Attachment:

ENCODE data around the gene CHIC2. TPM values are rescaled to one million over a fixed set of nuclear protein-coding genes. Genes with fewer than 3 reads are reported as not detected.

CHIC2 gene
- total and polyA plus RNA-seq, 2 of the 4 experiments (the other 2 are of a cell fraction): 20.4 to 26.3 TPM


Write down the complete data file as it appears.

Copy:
ENCODE data around the gene CHIC2. TPM values are rescaled to one million over a fixed set of nuclear protein-coding genes. Genes with fewer than 3 reads are reported as not detected.

CHIC2 gene
- total and polyA plus RNA-seq, 2 of the 4 experiments (the other 2 are of a cell fraction): 20.4 to 26.3 TPM